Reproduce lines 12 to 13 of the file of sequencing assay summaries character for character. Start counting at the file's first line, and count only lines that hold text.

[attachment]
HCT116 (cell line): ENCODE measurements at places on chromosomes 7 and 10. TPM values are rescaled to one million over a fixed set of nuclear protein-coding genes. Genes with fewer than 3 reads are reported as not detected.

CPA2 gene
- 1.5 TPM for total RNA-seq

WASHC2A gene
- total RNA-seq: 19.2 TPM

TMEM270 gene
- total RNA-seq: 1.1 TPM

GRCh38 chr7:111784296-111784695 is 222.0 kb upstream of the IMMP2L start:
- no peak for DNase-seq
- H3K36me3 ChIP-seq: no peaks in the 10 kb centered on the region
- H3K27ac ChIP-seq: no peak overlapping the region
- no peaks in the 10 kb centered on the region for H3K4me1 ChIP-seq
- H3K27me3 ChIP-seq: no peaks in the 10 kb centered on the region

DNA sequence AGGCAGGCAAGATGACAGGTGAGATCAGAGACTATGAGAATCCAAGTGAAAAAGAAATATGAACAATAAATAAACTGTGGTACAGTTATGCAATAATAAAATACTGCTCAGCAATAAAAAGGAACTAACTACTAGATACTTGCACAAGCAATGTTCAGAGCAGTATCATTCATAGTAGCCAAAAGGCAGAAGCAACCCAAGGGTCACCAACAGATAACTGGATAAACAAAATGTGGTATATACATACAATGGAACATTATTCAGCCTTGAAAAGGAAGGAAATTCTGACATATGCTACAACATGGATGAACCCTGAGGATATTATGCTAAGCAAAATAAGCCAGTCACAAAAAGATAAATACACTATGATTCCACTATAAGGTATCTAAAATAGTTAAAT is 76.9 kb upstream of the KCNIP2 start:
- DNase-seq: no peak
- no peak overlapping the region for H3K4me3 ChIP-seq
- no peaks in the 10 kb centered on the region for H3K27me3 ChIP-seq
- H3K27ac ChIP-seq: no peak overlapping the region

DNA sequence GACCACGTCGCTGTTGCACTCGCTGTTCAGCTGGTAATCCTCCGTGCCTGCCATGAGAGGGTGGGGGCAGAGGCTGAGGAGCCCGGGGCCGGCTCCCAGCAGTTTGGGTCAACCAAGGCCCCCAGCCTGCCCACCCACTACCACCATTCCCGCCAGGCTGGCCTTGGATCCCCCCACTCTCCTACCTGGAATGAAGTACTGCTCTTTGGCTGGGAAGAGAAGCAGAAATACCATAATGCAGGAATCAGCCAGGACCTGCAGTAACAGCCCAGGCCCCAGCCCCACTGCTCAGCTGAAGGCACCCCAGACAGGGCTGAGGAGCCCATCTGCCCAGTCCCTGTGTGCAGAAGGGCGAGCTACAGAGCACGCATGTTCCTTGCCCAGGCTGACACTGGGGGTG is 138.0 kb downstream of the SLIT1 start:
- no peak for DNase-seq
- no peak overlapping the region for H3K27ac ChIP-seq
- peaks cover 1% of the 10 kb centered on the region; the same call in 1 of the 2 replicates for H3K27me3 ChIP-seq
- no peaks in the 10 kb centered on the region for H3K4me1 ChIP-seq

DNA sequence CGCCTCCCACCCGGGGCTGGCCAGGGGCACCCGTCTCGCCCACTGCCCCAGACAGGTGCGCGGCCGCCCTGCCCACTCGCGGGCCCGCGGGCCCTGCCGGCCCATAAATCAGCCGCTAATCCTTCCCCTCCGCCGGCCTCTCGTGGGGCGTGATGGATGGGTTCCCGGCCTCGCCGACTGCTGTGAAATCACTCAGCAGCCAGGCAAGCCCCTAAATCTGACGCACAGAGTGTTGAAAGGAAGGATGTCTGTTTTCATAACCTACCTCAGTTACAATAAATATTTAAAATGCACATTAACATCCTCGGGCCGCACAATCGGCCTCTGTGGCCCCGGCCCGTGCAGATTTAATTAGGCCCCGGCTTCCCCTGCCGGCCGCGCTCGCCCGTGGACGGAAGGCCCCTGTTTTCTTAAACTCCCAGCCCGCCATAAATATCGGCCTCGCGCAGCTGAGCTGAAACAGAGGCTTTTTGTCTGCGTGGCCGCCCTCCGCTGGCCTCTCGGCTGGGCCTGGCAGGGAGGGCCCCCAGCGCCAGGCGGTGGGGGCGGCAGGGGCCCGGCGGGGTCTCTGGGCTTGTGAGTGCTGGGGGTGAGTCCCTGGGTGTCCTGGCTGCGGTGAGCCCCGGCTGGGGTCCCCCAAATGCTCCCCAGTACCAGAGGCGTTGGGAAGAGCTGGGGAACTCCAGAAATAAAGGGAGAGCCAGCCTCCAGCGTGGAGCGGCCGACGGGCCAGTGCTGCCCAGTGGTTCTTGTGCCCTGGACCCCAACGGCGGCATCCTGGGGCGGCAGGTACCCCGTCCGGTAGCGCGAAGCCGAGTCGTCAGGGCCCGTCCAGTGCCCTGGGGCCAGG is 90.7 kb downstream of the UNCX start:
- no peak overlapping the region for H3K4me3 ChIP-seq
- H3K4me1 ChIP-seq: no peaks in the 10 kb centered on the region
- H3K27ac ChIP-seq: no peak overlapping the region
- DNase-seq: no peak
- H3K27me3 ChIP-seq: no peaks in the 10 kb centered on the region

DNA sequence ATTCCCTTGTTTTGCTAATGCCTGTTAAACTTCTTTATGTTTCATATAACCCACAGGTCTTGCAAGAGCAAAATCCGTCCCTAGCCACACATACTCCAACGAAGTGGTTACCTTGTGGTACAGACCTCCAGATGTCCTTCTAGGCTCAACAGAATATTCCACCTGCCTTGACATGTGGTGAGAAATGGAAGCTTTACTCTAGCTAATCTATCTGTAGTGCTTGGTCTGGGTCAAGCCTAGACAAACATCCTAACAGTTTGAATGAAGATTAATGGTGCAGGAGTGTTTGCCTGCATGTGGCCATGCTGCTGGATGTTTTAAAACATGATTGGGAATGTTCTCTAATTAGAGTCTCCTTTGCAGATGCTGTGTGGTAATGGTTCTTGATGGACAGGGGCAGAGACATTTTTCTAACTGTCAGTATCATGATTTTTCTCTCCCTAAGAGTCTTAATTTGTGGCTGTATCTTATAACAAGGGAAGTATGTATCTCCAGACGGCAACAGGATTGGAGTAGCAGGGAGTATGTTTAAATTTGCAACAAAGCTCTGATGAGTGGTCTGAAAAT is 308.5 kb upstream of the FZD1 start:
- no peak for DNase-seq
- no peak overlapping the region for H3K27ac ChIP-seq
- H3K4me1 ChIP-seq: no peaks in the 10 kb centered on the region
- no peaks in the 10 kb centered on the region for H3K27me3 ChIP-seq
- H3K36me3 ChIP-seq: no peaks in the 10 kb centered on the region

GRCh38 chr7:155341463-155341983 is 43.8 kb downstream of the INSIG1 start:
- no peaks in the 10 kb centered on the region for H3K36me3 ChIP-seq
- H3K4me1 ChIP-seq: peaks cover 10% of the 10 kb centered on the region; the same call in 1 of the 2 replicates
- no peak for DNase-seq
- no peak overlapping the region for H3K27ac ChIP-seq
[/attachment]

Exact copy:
- no peaks in the 10 kb centered on the region for H3K4me1 ChIP-seq
- H3K27me3 ChIP-seq: no peaks in the 10 kb centered on the region